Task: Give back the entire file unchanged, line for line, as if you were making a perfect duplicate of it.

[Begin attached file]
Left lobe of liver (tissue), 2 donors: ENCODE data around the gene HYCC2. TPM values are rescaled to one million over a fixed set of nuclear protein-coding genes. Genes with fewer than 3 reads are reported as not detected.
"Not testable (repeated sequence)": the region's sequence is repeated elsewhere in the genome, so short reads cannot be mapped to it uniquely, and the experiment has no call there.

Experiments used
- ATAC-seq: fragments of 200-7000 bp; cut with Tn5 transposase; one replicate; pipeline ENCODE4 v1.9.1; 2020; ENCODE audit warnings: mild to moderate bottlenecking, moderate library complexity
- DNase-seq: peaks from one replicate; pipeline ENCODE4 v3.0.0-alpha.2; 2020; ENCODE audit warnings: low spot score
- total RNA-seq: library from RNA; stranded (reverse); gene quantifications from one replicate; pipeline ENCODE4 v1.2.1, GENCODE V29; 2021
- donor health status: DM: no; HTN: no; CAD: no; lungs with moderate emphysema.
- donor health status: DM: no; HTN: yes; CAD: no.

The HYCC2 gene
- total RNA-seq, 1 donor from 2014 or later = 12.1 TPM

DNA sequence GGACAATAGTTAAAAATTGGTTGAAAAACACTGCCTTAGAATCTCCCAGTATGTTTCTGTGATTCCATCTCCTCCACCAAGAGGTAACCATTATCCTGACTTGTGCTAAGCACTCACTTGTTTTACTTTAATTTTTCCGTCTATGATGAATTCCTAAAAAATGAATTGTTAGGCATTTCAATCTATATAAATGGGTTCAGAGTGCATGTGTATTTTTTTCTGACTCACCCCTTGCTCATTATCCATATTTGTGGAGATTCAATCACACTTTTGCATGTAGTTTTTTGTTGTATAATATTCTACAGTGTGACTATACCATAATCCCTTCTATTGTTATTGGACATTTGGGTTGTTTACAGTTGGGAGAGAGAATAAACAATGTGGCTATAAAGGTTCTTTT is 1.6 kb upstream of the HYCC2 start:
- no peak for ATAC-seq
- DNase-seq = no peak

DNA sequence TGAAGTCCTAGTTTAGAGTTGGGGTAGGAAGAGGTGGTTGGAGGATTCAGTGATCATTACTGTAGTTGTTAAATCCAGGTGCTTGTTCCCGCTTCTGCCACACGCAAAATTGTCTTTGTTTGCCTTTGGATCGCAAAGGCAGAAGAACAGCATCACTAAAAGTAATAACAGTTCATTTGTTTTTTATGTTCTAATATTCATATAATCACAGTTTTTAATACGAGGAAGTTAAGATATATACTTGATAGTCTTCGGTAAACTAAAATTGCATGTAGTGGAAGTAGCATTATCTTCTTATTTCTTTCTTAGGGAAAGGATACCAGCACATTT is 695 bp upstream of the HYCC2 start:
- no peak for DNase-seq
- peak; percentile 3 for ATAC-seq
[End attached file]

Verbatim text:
Left lobe of liver (tissue), 2 donors: ENCODE data around the gene HYCC2. TPM values are rescaled to one million over a fixed set of nuclear protein-coding genes. Genes with fewer than 3 reads are reported as not detected.
"Not testable (repeated sequence)": the region's sequence is repeated elsewhere in the genome, so short reads cannot be mapped to it uniquely, and the experiment has no call there.

Experiments used
- ATAC-seq: fragments of 200-7000 bp; cut with Tn5 transposase; one replicate; pipeline ENCODE4 v1.9.1; 2020; ENCODE audit warnings: mild to moderate bottlenecking, moderate library complexity
- DNase-seq: peaks from one replicate; pipeline ENCODE4 v3.0.0-alpha.2; 2020; ENCODE audit warnings: low spot score
- total RNA-seq: library from RNA; stranded (reverse); gene quantifications from one replicate; pipeline ENCODE4 v1.2.1, GENCODE V29; 2021
- donor health status: DM: no; HTN: no; CAD: no; lungs with moderate emphysema.
- donor health status: DM: no; HTN: yes; CAD: no.

The HYCC2 gene
- total RNA-seq, 1 donor from 2014 or later = 12.1 TPM

DNA sequence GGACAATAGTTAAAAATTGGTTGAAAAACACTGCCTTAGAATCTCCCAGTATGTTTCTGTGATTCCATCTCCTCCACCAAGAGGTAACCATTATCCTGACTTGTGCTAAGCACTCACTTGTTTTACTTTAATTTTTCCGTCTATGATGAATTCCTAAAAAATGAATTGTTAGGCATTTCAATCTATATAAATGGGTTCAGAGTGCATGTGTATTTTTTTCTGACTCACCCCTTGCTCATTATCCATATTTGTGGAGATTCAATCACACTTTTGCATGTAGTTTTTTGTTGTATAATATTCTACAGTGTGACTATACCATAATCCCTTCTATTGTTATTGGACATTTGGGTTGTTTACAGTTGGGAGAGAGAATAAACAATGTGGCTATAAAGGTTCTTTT is 1.6 kb upstream of the HYCC2 start:
- no peak for ATAC-seq
- DNase-seq = no peak

DNA sequence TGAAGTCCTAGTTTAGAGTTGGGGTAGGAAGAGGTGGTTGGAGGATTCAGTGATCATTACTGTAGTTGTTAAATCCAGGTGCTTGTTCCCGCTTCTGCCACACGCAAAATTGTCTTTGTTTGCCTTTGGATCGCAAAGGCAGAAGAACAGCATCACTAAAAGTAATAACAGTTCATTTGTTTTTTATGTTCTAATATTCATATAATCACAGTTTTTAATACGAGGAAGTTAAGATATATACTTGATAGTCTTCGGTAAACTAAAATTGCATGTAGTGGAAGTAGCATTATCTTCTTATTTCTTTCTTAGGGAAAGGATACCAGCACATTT is 695 bp upstream of the HYCC2 start:
- no peak for DNase-seq
- peak; percentile 3 for ATAC-seq